What is General Convention?
General Convention is the highest governing body of The Episcopal Church, meeting every three years and made up of the Church’s bishops and elected lay and clergy deputies from each diocese.
The 79th General Convention of The Episcopal Church is July 5 – 13, in downtown Austin, Texas at the Austin Convention Center.
The Episcopal Church’s General Convention is the bicameral (two-chambered) governing body of our church. It comprises the House of Bishops, with upwards of 200 active and retired bishops, and the House of Deputies. The news site for the House of Deputies is houseofdeputies.org.
The Episcopal Church Women (ECW) triennial meeting convenes in the same location July 5 – 11. The General Convention website has attendee information, calendars and schedules.
How does General Convention work?
A good overview is in this this illustrated 20-page PDF booklet created in 2015.
Our bishops and deputies pray, worship, and take counsel together through a legislative process. The legislative process begins when resolutions are proposed by authorized committees, commissions, and task forces that meet between sessions of General Convention, and also by deputies, bishops, dioceses and provinces of our church.
What types of legislation is there, and how do people track it?
Legislation falls into some general categories, often lumped by the types of committees and task forces that work on them throughout the year:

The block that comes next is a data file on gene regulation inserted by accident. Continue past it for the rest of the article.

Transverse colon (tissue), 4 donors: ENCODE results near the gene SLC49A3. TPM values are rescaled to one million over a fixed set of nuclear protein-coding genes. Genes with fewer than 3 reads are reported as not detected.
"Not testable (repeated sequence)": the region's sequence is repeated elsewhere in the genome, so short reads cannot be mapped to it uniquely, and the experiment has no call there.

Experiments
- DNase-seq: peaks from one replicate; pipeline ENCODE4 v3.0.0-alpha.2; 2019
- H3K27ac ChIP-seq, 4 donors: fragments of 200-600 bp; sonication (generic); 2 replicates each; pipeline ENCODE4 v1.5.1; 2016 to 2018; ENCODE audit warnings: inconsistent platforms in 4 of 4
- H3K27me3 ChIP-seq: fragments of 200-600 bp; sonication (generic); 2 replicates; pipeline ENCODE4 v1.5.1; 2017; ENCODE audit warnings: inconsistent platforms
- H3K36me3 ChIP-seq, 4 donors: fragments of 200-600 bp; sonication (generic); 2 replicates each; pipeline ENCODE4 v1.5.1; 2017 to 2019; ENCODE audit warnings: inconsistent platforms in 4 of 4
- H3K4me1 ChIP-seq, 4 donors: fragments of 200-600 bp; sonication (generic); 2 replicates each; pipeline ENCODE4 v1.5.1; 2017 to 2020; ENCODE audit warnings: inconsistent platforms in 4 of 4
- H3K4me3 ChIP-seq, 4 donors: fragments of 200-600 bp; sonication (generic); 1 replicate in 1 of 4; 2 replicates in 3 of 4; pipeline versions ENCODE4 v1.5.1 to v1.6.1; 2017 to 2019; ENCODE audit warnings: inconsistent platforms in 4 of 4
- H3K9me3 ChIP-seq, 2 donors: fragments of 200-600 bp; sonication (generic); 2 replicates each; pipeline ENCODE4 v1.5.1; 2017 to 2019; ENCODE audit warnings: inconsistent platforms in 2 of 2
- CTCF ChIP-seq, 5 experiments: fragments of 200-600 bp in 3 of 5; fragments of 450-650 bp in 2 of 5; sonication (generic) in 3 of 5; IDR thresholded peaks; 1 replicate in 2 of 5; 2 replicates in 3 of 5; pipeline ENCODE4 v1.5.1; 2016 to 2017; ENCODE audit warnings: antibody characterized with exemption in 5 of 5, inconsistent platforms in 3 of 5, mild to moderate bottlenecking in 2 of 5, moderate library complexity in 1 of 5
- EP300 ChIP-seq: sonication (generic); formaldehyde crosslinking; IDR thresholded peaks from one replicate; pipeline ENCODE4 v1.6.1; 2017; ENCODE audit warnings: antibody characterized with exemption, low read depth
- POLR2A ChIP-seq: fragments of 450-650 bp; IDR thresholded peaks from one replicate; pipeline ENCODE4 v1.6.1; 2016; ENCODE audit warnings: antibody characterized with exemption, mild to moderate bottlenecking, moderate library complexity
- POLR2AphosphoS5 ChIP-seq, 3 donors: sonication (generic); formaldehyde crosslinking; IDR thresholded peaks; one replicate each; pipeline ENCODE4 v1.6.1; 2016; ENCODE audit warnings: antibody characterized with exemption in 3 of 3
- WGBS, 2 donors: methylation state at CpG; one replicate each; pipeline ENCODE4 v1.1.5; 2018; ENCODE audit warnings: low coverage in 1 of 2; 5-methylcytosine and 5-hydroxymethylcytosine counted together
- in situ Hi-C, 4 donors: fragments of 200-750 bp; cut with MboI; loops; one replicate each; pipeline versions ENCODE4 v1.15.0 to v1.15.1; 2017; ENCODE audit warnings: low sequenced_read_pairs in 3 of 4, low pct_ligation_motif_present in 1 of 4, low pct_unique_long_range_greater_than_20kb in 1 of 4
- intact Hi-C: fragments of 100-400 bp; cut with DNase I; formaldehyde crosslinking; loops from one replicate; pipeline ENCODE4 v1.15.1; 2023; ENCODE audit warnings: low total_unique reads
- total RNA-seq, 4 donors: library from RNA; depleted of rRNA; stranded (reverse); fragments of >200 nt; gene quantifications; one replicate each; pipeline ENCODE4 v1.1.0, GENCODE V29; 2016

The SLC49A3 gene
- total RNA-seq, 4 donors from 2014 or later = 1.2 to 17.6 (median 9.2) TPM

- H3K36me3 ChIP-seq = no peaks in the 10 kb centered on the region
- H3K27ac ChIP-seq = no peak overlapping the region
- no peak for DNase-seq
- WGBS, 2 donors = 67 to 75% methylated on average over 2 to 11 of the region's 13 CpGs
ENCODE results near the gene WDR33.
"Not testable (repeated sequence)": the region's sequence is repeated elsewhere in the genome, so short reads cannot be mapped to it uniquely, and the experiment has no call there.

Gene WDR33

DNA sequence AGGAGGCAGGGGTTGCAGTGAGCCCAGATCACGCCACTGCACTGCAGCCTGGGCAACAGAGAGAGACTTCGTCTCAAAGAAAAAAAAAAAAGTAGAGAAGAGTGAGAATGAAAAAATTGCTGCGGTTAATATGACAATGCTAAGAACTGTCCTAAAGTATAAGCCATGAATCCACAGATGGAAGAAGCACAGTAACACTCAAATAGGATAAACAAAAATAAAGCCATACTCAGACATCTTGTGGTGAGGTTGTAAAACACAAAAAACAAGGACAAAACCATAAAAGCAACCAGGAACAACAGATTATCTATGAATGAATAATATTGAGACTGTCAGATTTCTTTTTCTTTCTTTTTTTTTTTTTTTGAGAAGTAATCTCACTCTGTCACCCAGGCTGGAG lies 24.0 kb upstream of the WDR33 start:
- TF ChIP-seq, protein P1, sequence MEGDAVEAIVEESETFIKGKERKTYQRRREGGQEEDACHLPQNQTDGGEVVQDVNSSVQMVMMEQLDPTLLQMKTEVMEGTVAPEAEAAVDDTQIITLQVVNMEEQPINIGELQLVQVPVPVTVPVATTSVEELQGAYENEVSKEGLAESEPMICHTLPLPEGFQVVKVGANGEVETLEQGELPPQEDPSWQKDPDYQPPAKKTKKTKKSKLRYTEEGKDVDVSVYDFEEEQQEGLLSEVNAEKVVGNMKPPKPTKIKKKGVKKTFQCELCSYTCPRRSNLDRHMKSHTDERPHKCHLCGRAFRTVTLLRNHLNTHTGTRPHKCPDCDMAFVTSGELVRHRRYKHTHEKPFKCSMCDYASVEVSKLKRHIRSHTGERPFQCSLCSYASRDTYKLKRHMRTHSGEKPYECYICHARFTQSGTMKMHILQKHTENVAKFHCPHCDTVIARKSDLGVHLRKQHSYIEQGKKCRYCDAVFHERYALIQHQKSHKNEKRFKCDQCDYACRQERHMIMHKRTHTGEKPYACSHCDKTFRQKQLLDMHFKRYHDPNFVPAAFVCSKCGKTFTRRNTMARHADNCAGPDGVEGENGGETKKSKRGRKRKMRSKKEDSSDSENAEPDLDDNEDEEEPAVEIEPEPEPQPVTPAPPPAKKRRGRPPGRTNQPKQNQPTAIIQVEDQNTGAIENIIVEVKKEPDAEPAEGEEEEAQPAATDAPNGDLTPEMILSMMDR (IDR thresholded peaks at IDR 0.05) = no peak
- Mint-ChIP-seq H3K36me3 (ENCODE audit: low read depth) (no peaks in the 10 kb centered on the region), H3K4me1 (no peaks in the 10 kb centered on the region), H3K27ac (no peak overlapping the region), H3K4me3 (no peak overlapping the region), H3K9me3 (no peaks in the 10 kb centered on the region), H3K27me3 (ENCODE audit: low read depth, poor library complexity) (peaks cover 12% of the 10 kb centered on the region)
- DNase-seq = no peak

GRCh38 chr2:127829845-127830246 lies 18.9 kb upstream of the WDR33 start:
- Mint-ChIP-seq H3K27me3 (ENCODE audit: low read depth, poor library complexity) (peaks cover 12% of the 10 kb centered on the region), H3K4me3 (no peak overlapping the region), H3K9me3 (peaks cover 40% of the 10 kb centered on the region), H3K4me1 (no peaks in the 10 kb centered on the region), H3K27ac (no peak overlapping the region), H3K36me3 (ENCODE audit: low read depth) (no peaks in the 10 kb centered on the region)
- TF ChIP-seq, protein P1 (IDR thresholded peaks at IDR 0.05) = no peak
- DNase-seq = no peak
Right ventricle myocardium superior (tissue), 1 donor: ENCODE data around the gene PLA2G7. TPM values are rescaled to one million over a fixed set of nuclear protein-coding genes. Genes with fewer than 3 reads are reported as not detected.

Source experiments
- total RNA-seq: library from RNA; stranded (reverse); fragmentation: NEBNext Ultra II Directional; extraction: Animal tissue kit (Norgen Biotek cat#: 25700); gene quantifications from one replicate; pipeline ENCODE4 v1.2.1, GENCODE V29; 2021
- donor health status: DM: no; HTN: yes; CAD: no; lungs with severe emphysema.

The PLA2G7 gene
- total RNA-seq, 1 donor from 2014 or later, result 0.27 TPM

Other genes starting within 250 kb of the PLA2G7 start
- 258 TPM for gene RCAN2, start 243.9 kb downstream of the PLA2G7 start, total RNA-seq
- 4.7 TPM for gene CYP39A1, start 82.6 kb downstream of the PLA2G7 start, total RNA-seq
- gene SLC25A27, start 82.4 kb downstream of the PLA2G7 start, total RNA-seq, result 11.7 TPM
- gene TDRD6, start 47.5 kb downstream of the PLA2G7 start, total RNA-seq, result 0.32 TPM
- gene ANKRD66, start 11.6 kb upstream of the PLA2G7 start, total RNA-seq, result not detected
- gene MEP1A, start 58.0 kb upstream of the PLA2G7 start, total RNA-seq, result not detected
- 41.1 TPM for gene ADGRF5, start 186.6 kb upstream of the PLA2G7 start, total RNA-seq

- Liturgy & Music (Book of Common Prayer and Hymnal revisions, musical resources, regularization, gendered language, marriage task force, trial use liturgies, translations for Chinese and Spanish use)
- Evangelism (bi-vocational clergy, formation, small church leadership, mission strategy, racial reconciliation, useful metrics)
- Care of Creation (climate change, environmental justice, water, energy policy)
- International issues (Haiti, Cuba, Palestine/Israel, refugees and migration, nationalism)
- Social justice (gender wage equity, transgender dignity, racial justice, immigration, voting rights, DACA/Dreamers, deportations, sanctuary cities, addictions)
- Church governance and structure (provinces, interim bodies strategy, funding, Constitution and Canons, Title IV- Safeguarding, Church Pension Fund, stewardship).
That’s a lot of legislation to track! Starting in 2015, the bishops and deputies transitioned from paper Blue Book binders to a Virtual Binder utilizing an iPad Tablet.
This Virtual Binder is also available online for anyone to see, with legislation updated in real time as it moves through legislative committees and through the floors of House of Deputies and House of Bishops.
You can see exactly what the bishops and deputies are seeing on their iPads. The Virtual Binder is also accessible through your browser or through a mobile app.